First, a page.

Parkinson's disease is a progressive disorder of the nervous system that affects movement. It develops gradually, often starting with a barely noticeable tremor in just one hand. But while tremor may be the most well-known sign of Parkinson's disease, the disorder also commonly causes a slowing or freezing of movement.

Friends and family may notice that your face shows little or no expression and your arms don't swing when you walk. Speech often becomes soft and mumbling. Parkinson's symptoms tend to worsen as the disease progresses. There is no cure for Parkinson's disease. Many different types of medicines can treat its symptoms.

Many myths and misconceptions abound Parkinson's disease. Several unrelated symptoms and causes also attributed to the disease. Many of these incorrect impressions often portray the disease an enigma. A scientific approach through understanding the facts about the disease could go a long way in tackling it. We provide you with a list of eight lesser known facts about the ailment:

1. Parkinson's is not always a disease of the old age. Actually about 5 to 10 percent of Parkinson's disease cases occur in people under 40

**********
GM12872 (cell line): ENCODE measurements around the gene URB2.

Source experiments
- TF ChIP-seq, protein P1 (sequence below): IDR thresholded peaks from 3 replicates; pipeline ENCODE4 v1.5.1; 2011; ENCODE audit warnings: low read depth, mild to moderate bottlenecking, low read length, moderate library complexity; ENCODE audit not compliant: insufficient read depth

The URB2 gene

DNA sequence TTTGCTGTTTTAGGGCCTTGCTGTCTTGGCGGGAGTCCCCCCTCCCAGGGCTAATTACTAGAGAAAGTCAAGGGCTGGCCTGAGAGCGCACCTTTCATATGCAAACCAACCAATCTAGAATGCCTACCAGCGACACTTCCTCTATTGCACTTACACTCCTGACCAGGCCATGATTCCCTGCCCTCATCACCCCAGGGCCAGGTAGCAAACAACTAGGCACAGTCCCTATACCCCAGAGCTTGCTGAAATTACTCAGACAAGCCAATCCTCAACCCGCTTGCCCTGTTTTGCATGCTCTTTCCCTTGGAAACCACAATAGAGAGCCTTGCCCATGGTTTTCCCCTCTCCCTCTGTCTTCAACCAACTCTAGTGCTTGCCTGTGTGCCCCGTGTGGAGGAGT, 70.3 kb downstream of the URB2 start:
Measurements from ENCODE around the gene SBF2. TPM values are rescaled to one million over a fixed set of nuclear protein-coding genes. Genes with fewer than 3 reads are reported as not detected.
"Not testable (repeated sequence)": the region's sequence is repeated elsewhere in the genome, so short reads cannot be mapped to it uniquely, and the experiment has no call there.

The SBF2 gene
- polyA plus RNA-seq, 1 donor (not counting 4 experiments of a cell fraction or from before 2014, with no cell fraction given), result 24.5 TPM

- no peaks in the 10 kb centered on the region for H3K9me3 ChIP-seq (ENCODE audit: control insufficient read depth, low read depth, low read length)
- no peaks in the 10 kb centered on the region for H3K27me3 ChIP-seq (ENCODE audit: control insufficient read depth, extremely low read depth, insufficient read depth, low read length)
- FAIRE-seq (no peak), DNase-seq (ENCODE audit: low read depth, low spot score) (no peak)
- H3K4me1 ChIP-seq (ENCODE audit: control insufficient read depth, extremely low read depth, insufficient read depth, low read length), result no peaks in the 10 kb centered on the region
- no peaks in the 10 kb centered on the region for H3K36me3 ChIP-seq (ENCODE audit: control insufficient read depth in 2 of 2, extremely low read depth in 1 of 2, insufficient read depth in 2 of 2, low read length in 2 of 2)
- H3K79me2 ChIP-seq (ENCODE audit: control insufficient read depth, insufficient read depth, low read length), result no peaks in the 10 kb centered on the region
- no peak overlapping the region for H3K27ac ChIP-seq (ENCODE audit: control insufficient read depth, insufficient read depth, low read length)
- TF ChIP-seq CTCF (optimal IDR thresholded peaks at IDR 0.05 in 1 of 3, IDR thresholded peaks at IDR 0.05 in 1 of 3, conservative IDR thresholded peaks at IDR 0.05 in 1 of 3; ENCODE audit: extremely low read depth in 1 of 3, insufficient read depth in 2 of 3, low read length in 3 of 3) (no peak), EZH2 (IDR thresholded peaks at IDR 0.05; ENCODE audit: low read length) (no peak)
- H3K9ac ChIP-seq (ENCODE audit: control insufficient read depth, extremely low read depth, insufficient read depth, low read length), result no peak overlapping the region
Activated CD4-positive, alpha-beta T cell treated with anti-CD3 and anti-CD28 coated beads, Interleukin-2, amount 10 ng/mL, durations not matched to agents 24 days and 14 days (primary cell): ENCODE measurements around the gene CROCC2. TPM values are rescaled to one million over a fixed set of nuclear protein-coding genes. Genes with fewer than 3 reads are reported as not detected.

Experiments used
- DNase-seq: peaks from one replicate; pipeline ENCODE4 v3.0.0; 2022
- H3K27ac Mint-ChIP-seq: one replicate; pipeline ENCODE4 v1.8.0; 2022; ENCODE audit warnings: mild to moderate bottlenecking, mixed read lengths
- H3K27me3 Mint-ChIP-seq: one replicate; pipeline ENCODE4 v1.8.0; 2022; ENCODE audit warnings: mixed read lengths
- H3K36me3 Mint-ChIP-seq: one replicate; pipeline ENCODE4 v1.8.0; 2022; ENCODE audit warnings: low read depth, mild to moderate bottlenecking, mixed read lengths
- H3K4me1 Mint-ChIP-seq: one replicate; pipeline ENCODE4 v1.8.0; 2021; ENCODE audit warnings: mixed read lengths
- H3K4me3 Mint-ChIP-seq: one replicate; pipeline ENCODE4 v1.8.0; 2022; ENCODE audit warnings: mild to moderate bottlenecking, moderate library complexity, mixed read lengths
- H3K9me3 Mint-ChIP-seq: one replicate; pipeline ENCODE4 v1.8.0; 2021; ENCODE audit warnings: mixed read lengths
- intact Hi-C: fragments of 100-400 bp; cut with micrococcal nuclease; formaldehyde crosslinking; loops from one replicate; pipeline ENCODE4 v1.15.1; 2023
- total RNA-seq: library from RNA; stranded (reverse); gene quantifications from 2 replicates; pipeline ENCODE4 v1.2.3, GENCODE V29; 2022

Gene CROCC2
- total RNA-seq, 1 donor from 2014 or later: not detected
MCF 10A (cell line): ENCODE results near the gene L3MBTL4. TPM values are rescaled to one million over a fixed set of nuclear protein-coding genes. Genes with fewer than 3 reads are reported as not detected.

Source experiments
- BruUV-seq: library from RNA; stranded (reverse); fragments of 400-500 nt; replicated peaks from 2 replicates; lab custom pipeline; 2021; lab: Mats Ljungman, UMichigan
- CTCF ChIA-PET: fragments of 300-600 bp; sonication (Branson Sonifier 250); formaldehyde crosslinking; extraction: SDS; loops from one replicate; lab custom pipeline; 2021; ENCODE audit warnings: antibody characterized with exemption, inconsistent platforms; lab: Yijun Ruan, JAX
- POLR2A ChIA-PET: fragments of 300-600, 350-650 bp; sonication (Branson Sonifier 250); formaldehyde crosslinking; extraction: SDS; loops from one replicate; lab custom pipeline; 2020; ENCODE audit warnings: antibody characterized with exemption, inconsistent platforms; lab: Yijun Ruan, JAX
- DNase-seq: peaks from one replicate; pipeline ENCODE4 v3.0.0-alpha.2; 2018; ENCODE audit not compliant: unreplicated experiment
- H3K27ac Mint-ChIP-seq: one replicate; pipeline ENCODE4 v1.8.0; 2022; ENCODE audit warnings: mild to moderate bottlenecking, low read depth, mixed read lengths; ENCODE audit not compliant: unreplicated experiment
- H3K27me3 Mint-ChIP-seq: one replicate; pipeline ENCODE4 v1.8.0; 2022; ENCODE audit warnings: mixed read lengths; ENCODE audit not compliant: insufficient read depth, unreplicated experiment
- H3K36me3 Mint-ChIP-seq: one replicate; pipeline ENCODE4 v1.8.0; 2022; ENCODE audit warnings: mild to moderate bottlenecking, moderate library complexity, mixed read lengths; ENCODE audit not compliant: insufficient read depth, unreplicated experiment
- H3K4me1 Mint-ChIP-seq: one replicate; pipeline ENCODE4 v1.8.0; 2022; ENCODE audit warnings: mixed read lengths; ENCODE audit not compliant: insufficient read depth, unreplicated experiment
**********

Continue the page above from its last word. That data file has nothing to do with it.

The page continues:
2. The real symptoms of Parkinson's disease are anxiety, depression, sweating, erectile dysfunction and bladder problems

3. Parkinson's disease cannot flare up unexpectedly. Symptoms may fluctuate throughout the day. But the progression of Parkinson's disease is very slow

4. People with Parkinson's disease have been shown to have a higher risk of melanoma, which is the most serious form of skin cancer

5. Fever, headache and loss of strength should not be attributed to Parkinson's disease

6. Some Parkinson's disease medications can actually cause addictions like compulsive gambling, shopping and eating

7. Exercise is found useful in slowing the progression of Parkinson's disease

8. Parkinson's disease itself is not fatal. It is often the complications associated with Parkinson's disease that can lead to death. However, most people live 20 to 30 years with the disease.